Out the Window
Friday is always the day I have my two most problematic classes. My coteacher for those classes is not an English teacher, but an Ethics/Morality teacher. That wouldn’t be a problem, other than the fact she seems to expect students will act ethically on their own.
In actuality, those two classes have a number of trouble students. Even if one behaves, there are several others that will stop most of the learning that should take place in the class. In Korea, if students misbehave, it is seen as mostly the teacher’s problem and not the fault of the parents.
Not believing in physical punishment (illegal now, but still quite common in schools here), I try to use other methods to make students focus. For example, I say "listen," they should say "carefully!" I can also try doing various types of claps and stomps that students will try to emulate. Sometimes a game can be made out of it.
Today, none of the methods worked. It was the class before lunch that was most problematic. What should have taken 15 minutes at most was not even done as the 40 minute (finishing time) point approached in the lesson. I locked the doors, told the students they would not be eating lunch until they cleaned up the classroom AND we finished the lesson material. The co-teacher translated this, but the problematic students still did not do much.
Luckily, this class is on the 4th storey of the school. I decided to choose the bag of a girl that I had moved several times during the lesson, but still continued to cause problems. By choosing a girl to punish, the teacher seems mean and tough, so students will be more likely to obey the teacher in the future compared to if a boy had been punished.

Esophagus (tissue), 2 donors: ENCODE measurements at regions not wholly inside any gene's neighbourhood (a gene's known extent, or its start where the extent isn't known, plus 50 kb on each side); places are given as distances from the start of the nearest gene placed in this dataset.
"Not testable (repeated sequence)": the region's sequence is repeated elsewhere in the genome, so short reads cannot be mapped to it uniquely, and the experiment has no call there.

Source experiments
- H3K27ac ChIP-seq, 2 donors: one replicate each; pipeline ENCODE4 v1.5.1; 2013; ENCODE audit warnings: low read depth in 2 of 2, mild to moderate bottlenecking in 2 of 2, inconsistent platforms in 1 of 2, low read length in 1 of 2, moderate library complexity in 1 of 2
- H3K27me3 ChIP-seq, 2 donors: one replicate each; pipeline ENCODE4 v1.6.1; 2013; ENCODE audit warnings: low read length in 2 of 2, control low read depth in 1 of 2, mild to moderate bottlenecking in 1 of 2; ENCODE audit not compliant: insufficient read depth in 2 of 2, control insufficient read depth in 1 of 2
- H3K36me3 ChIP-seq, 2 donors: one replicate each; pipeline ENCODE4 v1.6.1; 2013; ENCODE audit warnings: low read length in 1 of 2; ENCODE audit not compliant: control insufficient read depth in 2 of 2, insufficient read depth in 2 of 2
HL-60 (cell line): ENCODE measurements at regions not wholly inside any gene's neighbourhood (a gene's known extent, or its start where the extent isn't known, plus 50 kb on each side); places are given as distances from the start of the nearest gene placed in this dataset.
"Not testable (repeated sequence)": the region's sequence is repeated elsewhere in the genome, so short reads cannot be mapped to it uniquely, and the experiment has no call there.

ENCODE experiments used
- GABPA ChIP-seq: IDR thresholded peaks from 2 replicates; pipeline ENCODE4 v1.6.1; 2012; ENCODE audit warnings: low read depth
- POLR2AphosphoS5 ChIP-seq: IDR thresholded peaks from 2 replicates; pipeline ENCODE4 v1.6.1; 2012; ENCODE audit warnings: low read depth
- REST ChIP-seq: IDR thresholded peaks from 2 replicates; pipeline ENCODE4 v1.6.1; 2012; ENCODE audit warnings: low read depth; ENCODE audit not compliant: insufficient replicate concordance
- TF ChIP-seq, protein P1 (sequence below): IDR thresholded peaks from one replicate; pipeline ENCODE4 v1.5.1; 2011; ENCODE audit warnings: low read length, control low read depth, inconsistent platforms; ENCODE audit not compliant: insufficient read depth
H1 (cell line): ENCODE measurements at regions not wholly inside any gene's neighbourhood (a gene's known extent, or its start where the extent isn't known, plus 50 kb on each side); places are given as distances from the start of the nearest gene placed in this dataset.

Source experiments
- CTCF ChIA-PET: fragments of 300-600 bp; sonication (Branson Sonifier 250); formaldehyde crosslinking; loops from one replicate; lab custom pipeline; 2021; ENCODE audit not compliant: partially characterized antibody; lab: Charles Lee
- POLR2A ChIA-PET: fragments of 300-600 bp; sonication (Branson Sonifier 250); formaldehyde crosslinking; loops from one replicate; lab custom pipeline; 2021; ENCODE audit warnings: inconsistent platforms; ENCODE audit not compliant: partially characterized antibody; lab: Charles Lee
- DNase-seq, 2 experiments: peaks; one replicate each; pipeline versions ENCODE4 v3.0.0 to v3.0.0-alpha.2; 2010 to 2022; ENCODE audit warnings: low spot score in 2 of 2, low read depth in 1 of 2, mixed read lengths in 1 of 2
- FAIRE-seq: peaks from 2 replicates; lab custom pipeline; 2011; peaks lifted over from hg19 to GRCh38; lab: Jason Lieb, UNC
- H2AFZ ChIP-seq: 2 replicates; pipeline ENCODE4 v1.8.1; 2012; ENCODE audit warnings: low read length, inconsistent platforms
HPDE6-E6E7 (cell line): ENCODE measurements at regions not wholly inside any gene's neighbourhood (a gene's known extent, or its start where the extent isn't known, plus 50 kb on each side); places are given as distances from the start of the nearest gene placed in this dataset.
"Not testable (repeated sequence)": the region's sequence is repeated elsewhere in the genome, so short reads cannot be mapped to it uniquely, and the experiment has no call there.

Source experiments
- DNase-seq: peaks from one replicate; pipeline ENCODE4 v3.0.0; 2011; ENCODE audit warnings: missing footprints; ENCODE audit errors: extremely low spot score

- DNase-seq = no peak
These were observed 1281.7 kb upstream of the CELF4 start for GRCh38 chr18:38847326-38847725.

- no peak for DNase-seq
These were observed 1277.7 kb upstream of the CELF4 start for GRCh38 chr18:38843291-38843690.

Anyhow, I opened the window and held her bag out the window. I asked her if it was OK if I let go of her bag. She didn’t quite seem to believe that I would drop it, so she motioned that I could go right ahead.
I surveyed the pavement below to make sure nobody was near the trajectory of the bag, and let go. The class went silent. A few looked out the window to see that the bag had indeed dropped 4 storeys.
I went up to the most problematic boy student in the class, and asked where his bag was. He claimed he had no bag, and became silent.
It turns out the bag of the girl had her mobile phone inside. Students are supposed to place their mobile phones in a tray at the front of the class. Hence, it was a great opening for the Ethics teacher to talk to the students about the situation and make them think about what they would have done if they were the teacher.
The students said sorry, but I replied their actions are more important than words, and they should participate in the lesson next time. I am sure the fact the students were hungry had something to do with wanting to say sorry.
As for me, I could have cared less I was missing lunch. Between the prospect of the class being better behaved in the future and the fact had a convenient excuse not to eat the gruel served in the school cafeteria, I felt re-energised. Even if end up having to pay to replace that phone, it was worth it.